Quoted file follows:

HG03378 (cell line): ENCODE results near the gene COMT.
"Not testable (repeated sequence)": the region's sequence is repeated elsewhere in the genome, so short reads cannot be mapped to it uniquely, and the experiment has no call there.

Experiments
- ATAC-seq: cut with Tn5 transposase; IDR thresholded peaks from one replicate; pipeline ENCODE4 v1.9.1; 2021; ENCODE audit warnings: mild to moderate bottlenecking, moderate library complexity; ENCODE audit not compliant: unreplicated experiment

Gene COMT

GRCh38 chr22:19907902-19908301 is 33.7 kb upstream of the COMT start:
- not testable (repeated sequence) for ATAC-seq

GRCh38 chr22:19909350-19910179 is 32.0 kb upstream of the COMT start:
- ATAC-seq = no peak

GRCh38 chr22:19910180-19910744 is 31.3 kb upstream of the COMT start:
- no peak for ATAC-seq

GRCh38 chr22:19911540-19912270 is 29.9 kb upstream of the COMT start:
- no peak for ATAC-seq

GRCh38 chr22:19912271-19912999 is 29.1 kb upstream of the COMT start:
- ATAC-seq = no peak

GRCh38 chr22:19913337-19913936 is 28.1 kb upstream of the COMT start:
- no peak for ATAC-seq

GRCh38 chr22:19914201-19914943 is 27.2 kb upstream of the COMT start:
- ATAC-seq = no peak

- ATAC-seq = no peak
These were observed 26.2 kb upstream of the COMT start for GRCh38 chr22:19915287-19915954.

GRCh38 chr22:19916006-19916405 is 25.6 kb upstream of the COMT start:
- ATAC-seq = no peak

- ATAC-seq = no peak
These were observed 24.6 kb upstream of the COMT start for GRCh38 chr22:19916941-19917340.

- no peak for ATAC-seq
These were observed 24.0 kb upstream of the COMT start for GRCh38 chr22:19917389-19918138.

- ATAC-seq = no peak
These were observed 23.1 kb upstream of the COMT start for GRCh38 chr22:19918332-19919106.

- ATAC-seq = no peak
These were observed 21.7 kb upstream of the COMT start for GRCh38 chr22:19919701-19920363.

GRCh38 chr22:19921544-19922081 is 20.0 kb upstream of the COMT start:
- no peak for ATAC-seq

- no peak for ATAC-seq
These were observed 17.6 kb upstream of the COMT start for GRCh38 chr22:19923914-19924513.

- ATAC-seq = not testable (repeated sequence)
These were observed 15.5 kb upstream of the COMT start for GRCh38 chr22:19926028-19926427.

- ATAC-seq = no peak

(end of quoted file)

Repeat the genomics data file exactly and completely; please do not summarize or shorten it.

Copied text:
HG03378 (cell line): ENCODE results near the gene COMT.
"Not testable (repeated sequence)": the region's sequence is repeated elsewhere in the genome, so short reads cannot be mapped to it uniquely, and the experiment has no call there.

Experiments
- ATAC-seq: cut with Tn5 transposase; IDR thresholded peaks from one replicate; pipeline ENCODE4 v1.9.1; 2021; ENCODE audit warnings: mild to moderate bottlenecking, moderate library complexity; ENCODE audit not compliant: unreplicated experiment

Gene COMT

GRCh38 chr22:19907902-19908301 is 33.7 kb upstream of the COMT start:
- not testable (repeated sequence) for ATAC-seq

GRCh38 chr22:19909350-19910179 is 32.0 kb upstream of the COMT start:
- ATAC-seq = no peak

GRCh38 chr22:19910180-19910744 is 31.3 kb upstream of the COMT start:
- no peak for ATAC-seq

GRCh38 chr22:19911540-19912270 is 29.9 kb upstream of the COMT start:
- no peak for ATAC-seq

GRCh38 chr22:19912271-19912999 is 29.1 kb upstream of the COMT start:
- ATAC-seq = no peak

GRCh38 chr22:19913337-19913936 is 28.1 kb upstream of the COMT start:
- no peak for ATAC-seq

GRCh38 chr22:19914201-19914943 is 27.2 kb upstream of the COMT start:
- ATAC-seq = no peak

- ATAC-seq = no peak
These were observed 26.2 kb upstream of the COMT start for GRCh38 chr22:19915287-19915954.

GRCh38 chr22:19916006-19916405 is 25.6 kb upstream of the COMT start:
- ATAC-seq = no peak

- ATAC-seq = no peak
These were observed 24.6 kb upstream of the COMT start for GRCh38 chr22:19916941-19917340.

- no peak for ATAC-seq
These were observed 24.0 kb upstream of the COMT start for GRCh38 chr22:19917389-19918138.

- ATAC-seq = no peak
These were observed 23.1 kb upstream of the COMT start for GRCh38 chr22:19918332-19919106.

- ATAC-seq = no peak
These were observed 21.7 kb upstream of the COMT start for GRCh38 chr22:19919701-19920363.

GRCh38 chr22:19921544-19922081 is 20.0 kb upstream of the COMT start:
- no peak for ATAC-seq

- no peak for ATAC-seq
These were observed 17.6 kb upstream of the COMT start for GRCh38 chr22:19923914-19924513.

- ATAC-seq = not testable (repeated sequence)
These were observed 15.5 kb upstream of the COMT start for GRCh38 chr22:19926028-19926427.

- ATAC-seq = no peak